Without missing a beat, BankUnited will reopen this Friday morning with a new owner and a whole lot more capital.
Dozens of federal regulators swept in to BankUnited’s offices in Coral Gables on Thursday afternoon after the close of business and seized the teetering thrift, capping a yearlong odyssey to revive the $13-billion asset institution.
New York banker John Kanas and a group of private equity firms won a bidding contest to acquire BankUnited in a sale run by the Federal Deposit Insurance Corp.
BankUnited, the largest financial institution based in Florida, will reopen all 85 branches for regular business hours Friday morning under the new ownership.
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In Manatee, there is one BankUnited branch at 7216 Manatee Ave W. in the Beachway Plaza shopping center.
“Tomorrow it will be business as usual,’’ said Kanas, the new CEO who envisions building the freshly capitalized institution into a dominant banking force in Florida.
“All the branches will be open and operating as normal.’’
BankUnited, dragged down by risky home mortgages that fizzled in the housing downturn, is the largest bank to succumb to loan losses this year and the third largest in assets to fail in the current downturn after IndyMac and Washington Mutual.
The collapse of the thrift will cost the FDIC insurance fund an estimated $4.9 billion.
In the current downturn, only the IndyMac failure cost the FDIC fund more, with a hit of $11 billion.
All customers’ deposits are safe at the new institution, which will keep the BankUnited name.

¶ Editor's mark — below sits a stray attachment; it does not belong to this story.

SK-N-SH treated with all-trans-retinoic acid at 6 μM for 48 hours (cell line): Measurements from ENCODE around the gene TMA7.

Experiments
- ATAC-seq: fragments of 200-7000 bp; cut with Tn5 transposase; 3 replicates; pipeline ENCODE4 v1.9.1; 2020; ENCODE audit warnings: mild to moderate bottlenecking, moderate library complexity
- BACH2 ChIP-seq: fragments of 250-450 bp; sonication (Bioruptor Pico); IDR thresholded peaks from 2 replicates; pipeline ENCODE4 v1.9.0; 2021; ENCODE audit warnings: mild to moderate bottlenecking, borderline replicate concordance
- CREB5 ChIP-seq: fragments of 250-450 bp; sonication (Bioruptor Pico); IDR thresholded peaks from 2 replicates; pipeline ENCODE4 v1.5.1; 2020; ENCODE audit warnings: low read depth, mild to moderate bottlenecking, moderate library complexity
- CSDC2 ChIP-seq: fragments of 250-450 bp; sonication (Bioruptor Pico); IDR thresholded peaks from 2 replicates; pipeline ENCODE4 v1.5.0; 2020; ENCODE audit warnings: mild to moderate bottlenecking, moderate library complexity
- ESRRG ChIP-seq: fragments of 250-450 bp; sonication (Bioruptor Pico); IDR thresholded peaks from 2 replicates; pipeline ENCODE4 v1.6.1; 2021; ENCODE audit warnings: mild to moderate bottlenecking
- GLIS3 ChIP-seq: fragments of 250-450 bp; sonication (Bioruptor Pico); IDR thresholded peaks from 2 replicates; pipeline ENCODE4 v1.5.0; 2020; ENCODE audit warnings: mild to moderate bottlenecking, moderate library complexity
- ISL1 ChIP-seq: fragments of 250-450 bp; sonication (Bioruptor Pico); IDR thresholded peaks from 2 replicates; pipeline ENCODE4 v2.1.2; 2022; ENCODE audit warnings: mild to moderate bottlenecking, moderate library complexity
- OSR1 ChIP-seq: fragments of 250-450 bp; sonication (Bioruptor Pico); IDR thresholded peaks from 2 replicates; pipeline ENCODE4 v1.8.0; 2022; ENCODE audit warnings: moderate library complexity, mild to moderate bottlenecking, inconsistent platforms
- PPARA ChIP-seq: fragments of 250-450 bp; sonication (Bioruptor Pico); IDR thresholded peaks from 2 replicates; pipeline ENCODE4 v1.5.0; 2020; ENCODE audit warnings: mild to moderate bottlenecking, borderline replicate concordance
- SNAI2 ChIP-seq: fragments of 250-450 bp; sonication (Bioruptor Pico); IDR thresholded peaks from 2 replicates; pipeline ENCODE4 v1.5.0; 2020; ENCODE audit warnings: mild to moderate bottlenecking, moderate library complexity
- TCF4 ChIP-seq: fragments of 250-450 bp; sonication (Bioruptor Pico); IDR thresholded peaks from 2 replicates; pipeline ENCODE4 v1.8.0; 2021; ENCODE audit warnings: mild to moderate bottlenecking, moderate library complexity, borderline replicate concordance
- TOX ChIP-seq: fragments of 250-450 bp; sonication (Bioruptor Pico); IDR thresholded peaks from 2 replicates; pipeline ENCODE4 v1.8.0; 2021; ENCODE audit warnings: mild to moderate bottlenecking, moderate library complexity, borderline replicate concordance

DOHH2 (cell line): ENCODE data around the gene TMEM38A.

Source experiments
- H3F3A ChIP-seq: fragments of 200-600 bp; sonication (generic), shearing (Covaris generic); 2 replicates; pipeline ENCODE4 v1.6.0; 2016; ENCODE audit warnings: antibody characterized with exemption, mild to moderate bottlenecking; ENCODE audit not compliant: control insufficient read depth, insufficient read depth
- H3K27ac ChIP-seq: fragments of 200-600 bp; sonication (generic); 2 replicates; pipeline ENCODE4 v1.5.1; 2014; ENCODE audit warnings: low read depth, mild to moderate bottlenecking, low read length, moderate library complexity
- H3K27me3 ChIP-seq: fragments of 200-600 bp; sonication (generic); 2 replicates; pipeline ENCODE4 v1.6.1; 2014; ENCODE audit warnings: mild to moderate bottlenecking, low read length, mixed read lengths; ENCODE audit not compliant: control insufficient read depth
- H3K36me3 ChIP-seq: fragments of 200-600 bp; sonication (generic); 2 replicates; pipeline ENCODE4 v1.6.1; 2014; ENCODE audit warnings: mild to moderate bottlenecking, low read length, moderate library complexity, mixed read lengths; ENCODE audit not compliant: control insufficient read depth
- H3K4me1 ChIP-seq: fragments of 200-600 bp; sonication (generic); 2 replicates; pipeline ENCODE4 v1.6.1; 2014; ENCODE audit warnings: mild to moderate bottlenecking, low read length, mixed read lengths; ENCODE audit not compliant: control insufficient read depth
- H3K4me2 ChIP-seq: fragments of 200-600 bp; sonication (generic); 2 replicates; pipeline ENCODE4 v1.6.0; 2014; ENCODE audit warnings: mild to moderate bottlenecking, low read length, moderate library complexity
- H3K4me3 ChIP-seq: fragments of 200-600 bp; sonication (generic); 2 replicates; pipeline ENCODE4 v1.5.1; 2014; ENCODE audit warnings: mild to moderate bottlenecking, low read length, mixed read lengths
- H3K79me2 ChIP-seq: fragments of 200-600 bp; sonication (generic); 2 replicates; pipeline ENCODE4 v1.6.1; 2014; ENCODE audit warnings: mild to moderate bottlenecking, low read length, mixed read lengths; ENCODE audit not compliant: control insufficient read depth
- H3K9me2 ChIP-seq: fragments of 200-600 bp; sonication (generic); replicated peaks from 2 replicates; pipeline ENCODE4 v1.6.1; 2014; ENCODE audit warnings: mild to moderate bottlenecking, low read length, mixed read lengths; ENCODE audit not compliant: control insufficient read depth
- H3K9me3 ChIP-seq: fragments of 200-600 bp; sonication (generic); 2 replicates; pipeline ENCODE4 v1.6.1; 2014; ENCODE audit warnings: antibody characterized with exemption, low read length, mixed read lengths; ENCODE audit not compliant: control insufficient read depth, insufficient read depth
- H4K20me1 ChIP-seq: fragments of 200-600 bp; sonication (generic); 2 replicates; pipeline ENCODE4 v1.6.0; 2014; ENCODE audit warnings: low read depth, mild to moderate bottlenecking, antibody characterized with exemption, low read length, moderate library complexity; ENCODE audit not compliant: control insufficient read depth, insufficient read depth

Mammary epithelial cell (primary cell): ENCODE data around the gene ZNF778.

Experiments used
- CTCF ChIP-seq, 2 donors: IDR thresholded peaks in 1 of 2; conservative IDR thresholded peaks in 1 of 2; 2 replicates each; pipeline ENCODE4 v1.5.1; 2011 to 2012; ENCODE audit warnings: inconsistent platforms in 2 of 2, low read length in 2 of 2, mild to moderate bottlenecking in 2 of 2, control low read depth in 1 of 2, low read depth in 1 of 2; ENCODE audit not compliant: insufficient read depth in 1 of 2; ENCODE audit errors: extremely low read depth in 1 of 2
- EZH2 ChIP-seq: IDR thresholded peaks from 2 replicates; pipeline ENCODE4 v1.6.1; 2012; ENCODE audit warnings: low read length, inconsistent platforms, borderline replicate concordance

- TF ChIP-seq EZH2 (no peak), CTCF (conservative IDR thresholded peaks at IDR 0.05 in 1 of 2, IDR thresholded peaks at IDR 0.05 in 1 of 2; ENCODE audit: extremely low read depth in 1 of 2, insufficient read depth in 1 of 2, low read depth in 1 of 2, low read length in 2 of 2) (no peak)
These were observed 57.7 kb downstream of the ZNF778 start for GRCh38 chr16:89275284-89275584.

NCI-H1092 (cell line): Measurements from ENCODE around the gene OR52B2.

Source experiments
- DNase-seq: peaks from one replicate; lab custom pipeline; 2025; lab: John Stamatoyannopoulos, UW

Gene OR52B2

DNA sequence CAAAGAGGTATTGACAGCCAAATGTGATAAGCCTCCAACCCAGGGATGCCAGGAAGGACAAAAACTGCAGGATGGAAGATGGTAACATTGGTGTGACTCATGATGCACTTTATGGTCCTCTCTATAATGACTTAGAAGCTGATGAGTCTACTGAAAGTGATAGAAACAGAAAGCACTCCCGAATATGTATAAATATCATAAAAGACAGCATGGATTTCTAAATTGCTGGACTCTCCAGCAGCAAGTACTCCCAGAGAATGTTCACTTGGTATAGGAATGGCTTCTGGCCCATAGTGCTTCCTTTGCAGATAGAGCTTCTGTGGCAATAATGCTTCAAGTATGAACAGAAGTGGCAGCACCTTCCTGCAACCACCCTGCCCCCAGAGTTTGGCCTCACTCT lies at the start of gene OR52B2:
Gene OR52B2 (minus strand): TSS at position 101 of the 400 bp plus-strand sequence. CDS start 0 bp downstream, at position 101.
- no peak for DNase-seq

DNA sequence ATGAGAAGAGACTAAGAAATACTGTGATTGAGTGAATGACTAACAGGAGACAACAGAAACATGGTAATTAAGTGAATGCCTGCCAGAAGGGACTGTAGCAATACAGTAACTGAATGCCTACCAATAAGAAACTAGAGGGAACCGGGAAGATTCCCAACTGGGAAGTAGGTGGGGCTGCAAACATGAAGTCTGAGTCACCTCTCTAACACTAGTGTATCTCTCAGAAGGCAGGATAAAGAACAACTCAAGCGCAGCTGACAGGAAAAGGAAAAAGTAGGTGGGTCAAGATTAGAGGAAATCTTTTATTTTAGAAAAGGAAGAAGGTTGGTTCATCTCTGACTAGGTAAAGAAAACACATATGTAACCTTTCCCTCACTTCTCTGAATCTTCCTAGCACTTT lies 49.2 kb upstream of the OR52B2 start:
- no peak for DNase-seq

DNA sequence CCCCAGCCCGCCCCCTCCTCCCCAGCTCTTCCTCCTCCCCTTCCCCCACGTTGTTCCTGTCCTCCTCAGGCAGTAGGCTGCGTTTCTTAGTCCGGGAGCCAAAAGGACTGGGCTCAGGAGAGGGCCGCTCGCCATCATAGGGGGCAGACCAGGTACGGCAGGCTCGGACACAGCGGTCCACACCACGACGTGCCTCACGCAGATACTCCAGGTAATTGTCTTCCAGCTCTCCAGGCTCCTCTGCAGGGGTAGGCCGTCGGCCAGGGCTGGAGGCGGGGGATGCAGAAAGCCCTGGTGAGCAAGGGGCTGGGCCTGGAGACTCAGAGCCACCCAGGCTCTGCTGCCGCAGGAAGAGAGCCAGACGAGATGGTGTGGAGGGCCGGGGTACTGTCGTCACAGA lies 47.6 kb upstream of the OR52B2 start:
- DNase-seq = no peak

BankUnited’s shareholders, however, aren’t so lucky:
Their equity is likely wiped out.
BankUnited Financial Corp., the parent company which has about $550 million in debt, filed for bankruptcy-court protection to provide a process to pay off creditors.
As federal seizures go, BankUnited turned out to be a low-key affair. It offered none of the spectacle of the 1990 collapse of notorious CenTrust Savings Bank, where regulators marched into the downtown Miami tower and lit it up in red, white and blue.
Instead, a team of luggage-laden regulators from the Office of Thrift Supervision and the FDIC strolled into the headquarters at 255 Alhambra Circle in small groups over the late afternoon and evening hours.
The most visible evidence of a seizure was a group of armed security guards waiting in cars outside.
In the penthouse, the regulators met cordially with CEO Ramiro Ortiz, who has been working closely with the Office of Thrift Supervision and the FDIC for months to find fresh capital for the thrift. Ortiz signed more papers than a typical home buyer taking out a mortgage.
“The real theme here is we have a recapitalized brand new bank,’’ said Ortiz. “Nothing changes here except we’ve got a lot of capital.’’
Ortiz, a former SunTrust executive who joined the bank six years ago and became CEO last October, plans to stay on at BankUnited and work with Kanas. “Ramiro will be crucial to me in getting to know the community,’’ Kanas said.
Regulators’ decision to pick the Kanas group is a positive sign for private equity firms, which pool money from wealthy investors to make acquisitions.